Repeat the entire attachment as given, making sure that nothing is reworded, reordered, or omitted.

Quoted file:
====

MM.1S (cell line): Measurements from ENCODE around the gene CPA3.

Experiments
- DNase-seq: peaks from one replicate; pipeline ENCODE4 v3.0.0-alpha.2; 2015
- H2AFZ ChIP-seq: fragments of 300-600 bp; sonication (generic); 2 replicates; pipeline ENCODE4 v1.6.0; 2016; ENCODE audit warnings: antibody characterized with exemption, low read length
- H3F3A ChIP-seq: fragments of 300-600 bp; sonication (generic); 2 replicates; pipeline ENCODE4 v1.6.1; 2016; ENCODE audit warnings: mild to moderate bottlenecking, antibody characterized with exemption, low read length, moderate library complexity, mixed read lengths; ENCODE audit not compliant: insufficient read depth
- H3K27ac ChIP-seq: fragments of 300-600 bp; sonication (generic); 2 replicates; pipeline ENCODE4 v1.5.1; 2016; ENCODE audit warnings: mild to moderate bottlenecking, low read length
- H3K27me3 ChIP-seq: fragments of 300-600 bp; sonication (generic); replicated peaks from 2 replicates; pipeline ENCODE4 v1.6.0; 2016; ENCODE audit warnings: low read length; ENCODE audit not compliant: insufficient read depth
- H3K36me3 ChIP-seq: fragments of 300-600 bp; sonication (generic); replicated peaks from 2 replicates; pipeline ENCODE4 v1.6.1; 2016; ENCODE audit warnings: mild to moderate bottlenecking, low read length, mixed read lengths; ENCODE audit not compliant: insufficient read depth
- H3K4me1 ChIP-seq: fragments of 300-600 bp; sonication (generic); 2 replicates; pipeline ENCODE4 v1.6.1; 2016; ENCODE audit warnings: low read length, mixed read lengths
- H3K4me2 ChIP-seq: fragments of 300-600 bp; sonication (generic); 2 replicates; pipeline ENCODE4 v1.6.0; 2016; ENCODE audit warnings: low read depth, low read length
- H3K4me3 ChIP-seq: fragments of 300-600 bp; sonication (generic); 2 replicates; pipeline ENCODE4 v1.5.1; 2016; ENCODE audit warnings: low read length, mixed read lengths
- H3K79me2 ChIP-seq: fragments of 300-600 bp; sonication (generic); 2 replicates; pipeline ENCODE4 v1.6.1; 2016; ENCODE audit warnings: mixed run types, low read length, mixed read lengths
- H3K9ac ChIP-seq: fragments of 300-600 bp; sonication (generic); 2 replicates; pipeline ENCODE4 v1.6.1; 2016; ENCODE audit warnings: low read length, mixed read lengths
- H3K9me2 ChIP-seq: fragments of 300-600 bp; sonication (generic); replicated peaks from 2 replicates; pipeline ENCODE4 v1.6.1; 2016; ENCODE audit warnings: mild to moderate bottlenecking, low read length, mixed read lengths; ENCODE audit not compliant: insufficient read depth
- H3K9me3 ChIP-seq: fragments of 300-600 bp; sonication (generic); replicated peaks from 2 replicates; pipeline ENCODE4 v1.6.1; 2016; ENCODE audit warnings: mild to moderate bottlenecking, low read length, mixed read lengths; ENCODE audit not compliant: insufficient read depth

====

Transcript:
MM.1S (cell line): Measurements from ENCODE around the gene CPA3.

Experiments
- DNase-seq: peaks from one replicate; pipeline ENCODE4 v3.0.0-alpha.2; 2015
- H2AFZ ChIP-seq: fragments of 300-600 bp; sonication (generic); 2 replicates; pipeline ENCODE4 v1.6.0; 2016; ENCODE audit warnings: antibody characterized with exemption, low read length
- H3F3A ChIP-seq: fragments of 300-600 bp; sonication (generic); 2 replicates; pipeline ENCODE4 v1.6.1; 2016; ENCODE audit warnings: mild to moderate bottlenecking, antibody characterized with exemption, low read length, moderate library complexity, mixed read lengths; ENCODE audit not compliant: insufficient read depth
- H3K27ac ChIP-seq: fragments of 300-600 bp; sonication (generic); 2 replicates; pipeline ENCODE4 v1.5.1; 2016; ENCODE audit warnings: mild to moderate bottlenecking, low read length
- H3K27me3 ChIP-seq: fragments of 300-600 bp; sonication (generic); replicated peaks from 2 replicates; pipeline ENCODE4 v1.6.0; 2016; ENCODE audit warnings: low read length; ENCODE audit not compliant: insufficient read depth
- H3K36me3 ChIP-seq: fragments of 300-600 bp; sonication (generic); replicated peaks from 2 replicates; pipeline ENCODE4 v1.6.1; 2016; ENCODE audit warnings: mild to moderate bottlenecking, low read length, mixed read lengths; ENCODE audit not compliant: insufficient read depth
- H3K4me1 ChIP-seq: fragments of 300-600 bp; sonication (generic); 2 replicates; pipeline ENCODE4 v1.6.1; 2016; ENCODE audit warnings: low read length, mixed read lengths
- H3K4me2 ChIP-seq: fragments of 300-600 bp; sonication (generic); 2 replicates; pipeline ENCODE4 v1.6.0; 2016; ENCODE audit warnings: low read depth, low read length
- H3K4me3 ChIP-seq: fragments of 300-600 bp; sonication (generic); 2 replicates; pipeline ENCODE4 v1.5.1; 2016; ENCODE audit warnings: low read length, mixed read lengths
- H3K79me2 ChIP-seq: fragments of 300-600 bp; sonication (generic); 2 replicates; pipeline ENCODE4 v1.6.1; 2016; ENCODE audit warnings: mixed run types, low read length, mixed read lengths
- H3K9ac ChIP-seq: fragments of 300-600 bp; sonication (generic); 2 replicates; pipeline ENCODE4 v1.6.1; 2016; ENCODE audit warnings: low read length, mixed read lengths
- H3K9me2 ChIP-seq: fragments of 300-600 bp; sonication (generic); replicated peaks from 2 replicates; pipeline ENCODE4 v1.6.1; 2016; ENCODE audit warnings: mild to moderate bottlenecking, low read length, mixed read lengths; ENCODE audit not compliant: insufficient read depth
- H3K9me3 ChIP-seq: fragments of 300-600 bp; sonication (generic); replicated peaks from 2 replicates; pipeline ENCODE4 v1.6.1; 2016; ENCODE audit warnings: mild to moderate bottlenecking, low read length, mixed read lengths; ENCODE audit not compliant: insufficient read depth